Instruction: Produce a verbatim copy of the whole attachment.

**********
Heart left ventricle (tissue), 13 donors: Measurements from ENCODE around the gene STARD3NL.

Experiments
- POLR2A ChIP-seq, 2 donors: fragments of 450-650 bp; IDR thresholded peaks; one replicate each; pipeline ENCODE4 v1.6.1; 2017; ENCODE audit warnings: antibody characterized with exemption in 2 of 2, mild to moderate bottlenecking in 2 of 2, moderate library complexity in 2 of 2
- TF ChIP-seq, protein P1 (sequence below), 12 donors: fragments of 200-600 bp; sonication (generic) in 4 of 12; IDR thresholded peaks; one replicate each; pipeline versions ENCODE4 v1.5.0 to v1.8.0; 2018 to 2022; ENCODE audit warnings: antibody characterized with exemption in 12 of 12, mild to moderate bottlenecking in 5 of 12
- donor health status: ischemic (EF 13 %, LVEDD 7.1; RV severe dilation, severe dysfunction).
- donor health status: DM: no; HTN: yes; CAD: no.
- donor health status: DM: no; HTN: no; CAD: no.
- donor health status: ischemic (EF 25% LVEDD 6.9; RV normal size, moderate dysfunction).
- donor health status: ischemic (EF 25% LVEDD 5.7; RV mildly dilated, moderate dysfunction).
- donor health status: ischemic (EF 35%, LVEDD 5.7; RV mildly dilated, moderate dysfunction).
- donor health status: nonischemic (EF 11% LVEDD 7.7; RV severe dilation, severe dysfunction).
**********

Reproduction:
Heart left ventricle (tissue), 13 donors: Measurements from ENCODE around the gene STARD3NL.

Experiments
- POLR2A ChIP-seq, 2 donors: fragments of 450-650 bp; IDR thresholded peaks; one replicate each; pipeline ENCODE4 v1.6.1; 2017; ENCODE audit warnings: antibody characterized with exemption in 2 of 2, mild to moderate bottlenecking in 2 of 2, moderate library complexity in 2 of 2
- TF ChIP-seq, protein P1 (sequence below), 12 donors: fragments of 200-600 bp; sonication (generic) in 4 of 12; IDR thresholded peaks; one replicate each; pipeline versions ENCODE4 v1.5.0 to v1.8.0; 2018 to 2022; ENCODE audit warnings: antibody characterized with exemption in 12 of 12, mild to moderate bottlenecking in 5 of 12
- donor health status: ischemic (EF 13 %, LVEDD 7.1; RV severe dilation, severe dysfunction).
- donor health status: DM: no; HTN: yes; CAD: no.
- donor health status: DM: no; HTN: no; CAD: no.
- donor health status: ischemic (EF 25% LVEDD 6.9; RV normal size, moderate dysfunction).
- donor health status: ischemic (EF 25% LVEDD 5.7; RV mildly dilated, moderate dysfunction).
- donor health status: ischemic (EF 35%, LVEDD 5.7; RV mildly dilated, moderate dysfunction).
- donor health status: nonischemic (EF 11% LVEDD 7.7; RV severe dilation, severe dysfunction).